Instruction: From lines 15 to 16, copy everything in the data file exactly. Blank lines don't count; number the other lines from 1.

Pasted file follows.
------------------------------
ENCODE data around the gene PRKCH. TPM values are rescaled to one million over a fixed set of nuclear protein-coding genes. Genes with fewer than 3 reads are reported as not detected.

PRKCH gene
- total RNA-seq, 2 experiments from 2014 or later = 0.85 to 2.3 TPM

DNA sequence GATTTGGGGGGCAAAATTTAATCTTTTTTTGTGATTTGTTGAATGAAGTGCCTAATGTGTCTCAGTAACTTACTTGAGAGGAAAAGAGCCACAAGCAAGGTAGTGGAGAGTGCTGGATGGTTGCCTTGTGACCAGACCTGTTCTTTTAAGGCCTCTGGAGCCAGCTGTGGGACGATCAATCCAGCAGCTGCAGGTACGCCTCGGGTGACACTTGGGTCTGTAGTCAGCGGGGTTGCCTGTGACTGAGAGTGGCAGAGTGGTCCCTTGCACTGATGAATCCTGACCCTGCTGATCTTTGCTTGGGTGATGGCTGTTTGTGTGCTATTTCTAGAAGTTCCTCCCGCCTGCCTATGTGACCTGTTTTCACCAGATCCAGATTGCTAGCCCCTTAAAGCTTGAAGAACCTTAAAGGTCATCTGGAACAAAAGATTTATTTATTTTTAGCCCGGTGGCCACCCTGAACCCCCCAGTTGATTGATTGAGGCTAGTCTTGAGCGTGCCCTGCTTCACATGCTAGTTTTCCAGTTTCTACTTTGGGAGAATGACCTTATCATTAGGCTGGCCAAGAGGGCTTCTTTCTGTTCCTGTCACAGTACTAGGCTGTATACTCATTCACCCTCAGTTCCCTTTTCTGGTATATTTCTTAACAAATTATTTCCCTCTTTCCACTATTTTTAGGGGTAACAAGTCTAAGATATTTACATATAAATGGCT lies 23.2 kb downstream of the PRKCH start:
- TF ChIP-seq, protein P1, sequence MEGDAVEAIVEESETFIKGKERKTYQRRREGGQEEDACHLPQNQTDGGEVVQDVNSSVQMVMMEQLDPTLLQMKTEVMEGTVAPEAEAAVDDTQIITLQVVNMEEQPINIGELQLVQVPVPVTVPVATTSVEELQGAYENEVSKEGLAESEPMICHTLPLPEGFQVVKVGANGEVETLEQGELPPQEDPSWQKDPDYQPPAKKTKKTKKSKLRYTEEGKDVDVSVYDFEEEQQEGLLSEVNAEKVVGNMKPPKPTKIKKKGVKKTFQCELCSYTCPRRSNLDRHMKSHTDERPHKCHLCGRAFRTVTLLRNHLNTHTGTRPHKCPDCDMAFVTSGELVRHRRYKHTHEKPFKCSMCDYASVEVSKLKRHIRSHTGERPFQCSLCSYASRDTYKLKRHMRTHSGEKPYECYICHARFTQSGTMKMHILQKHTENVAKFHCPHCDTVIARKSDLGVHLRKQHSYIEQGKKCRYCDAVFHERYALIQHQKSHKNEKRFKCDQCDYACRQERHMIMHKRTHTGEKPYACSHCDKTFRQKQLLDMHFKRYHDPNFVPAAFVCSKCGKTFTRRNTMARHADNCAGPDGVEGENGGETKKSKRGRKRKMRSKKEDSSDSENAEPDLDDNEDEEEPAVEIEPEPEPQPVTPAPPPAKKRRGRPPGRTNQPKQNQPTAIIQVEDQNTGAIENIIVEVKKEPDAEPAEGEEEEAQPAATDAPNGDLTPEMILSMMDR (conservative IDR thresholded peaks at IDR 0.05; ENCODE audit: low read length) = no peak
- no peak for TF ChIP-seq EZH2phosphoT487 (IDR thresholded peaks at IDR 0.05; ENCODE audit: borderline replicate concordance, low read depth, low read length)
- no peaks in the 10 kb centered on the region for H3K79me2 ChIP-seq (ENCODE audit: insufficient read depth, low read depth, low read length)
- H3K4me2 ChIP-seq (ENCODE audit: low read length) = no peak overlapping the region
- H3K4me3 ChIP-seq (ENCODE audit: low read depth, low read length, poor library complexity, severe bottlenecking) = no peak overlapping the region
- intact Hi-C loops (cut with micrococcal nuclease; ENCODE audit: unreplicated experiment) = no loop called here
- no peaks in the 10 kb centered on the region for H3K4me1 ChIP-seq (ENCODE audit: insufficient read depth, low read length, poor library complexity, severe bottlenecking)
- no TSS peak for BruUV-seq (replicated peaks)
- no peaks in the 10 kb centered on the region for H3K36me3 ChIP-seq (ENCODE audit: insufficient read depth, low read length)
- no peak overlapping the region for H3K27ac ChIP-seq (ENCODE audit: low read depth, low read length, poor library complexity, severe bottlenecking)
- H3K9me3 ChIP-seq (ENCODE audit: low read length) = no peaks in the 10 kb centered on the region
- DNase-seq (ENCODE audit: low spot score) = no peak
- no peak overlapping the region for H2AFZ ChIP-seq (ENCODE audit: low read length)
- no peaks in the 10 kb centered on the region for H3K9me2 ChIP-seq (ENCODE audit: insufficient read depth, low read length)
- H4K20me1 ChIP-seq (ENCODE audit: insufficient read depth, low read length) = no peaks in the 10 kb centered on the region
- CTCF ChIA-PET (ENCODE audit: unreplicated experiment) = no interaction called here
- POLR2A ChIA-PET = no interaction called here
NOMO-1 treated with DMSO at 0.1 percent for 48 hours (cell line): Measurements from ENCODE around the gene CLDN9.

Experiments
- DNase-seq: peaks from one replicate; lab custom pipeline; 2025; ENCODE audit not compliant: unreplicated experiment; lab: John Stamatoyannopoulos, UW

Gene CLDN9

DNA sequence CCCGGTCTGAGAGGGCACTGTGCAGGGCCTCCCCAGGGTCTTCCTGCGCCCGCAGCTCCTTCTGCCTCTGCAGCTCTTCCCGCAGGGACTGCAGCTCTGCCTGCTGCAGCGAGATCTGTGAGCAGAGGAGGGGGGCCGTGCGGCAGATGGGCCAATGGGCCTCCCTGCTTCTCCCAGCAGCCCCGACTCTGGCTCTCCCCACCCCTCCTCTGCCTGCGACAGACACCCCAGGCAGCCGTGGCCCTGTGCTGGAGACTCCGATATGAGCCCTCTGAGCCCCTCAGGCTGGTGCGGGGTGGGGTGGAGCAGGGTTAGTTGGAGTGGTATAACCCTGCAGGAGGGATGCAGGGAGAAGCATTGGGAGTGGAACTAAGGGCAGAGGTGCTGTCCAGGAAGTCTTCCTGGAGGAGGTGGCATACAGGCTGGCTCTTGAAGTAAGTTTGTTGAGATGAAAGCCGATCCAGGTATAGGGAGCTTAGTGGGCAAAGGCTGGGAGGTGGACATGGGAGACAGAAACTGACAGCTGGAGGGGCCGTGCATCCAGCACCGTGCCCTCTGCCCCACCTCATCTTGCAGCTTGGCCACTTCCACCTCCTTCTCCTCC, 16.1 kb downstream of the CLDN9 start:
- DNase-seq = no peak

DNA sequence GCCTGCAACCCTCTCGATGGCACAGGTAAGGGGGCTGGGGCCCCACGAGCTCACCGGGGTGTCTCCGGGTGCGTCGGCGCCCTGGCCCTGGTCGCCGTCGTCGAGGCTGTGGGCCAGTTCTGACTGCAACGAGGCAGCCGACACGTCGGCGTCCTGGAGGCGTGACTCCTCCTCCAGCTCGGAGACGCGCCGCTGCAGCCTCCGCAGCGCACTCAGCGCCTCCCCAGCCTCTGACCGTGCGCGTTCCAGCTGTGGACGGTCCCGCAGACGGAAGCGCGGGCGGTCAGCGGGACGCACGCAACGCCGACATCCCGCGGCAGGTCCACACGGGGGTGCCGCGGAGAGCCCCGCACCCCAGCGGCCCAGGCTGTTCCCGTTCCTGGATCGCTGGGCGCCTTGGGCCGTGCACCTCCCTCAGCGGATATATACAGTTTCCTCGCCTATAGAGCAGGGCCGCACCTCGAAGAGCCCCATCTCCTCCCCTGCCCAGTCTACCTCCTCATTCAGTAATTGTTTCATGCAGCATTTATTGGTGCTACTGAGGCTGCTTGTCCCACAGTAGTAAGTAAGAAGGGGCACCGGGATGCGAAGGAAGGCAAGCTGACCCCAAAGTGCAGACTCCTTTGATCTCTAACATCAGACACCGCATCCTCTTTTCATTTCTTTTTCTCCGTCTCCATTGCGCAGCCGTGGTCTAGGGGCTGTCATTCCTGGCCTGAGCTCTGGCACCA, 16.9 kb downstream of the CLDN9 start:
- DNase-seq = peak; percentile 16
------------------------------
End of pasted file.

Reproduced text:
- H3K9me3 ChIP-seq (ENCODE audit: low read length) = no peaks in the 10 kb centered on the region
- DNase-seq (ENCODE audit: low spot score) = no peak